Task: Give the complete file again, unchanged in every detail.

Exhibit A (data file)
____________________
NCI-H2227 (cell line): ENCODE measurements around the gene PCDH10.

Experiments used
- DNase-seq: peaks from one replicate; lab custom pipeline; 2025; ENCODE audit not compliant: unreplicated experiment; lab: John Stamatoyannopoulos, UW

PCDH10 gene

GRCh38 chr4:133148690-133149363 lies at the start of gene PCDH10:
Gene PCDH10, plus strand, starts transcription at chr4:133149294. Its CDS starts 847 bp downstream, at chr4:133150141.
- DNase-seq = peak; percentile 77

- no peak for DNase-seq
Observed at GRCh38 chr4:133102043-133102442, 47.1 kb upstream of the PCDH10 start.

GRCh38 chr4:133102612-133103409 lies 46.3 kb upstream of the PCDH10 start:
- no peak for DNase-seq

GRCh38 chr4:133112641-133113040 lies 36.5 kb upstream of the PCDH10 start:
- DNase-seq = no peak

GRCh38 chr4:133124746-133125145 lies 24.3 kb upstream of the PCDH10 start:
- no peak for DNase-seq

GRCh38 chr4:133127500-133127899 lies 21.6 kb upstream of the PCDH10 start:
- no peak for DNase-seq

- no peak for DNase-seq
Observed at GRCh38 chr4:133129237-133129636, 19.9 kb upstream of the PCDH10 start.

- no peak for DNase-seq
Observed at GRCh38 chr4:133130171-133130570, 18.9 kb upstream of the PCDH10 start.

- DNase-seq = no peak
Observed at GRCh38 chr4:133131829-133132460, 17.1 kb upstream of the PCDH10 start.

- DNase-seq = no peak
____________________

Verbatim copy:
NCI-H2227 (cell line): ENCODE measurements around the gene PCDH10.

Experiments used
- DNase-seq: peaks from one replicate; lab custom pipeline; 2025; ENCODE audit not compliant: unreplicated experiment; lab: John Stamatoyannopoulos, UW

PCDH10 gene

GRCh38 chr4:133148690-133149363 lies at the start of gene PCDH10:
Gene PCDH10, plus strand, starts transcription at chr4:133149294. Its CDS starts 847 bp downstream, at chr4:133150141.
- DNase-seq = peak; percentile 77

- no peak for DNase-seq
Observed at GRCh38 chr4:133102043-133102442, 47.1 kb upstream of the PCDH10 start.

GRCh38 chr4:133102612-133103409 lies 46.3 kb upstream of the PCDH10 start:
- no peak for DNase-seq

GRCh38 chr4:133112641-133113040 lies 36.5 kb upstream of the PCDH10 start:
- DNase-seq = no peak

GRCh38 chr4:133124746-133125145 lies 24.3 kb upstream of the PCDH10 start:
- no peak for DNase-seq

GRCh38 chr4:133127500-133127899 lies 21.6 kb upstream of the PCDH10 start:
- no peak for DNase-seq

- no peak for DNase-seq
Observed at GRCh38 chr4:133129237-133129636, 19.9 kb upstream of the PCDH10 start.

- no peak for DNase-seq
Observed at GRCh38 chr4:133130171-133130570, 18.9 kb upstream of the PCDH10 start.

- DNase-seq = no peak
Observed at GRCh38 chr4:133131829-133132460, 17.1 kb upstream of the PCDH10 start.

- DNase-seq = no peak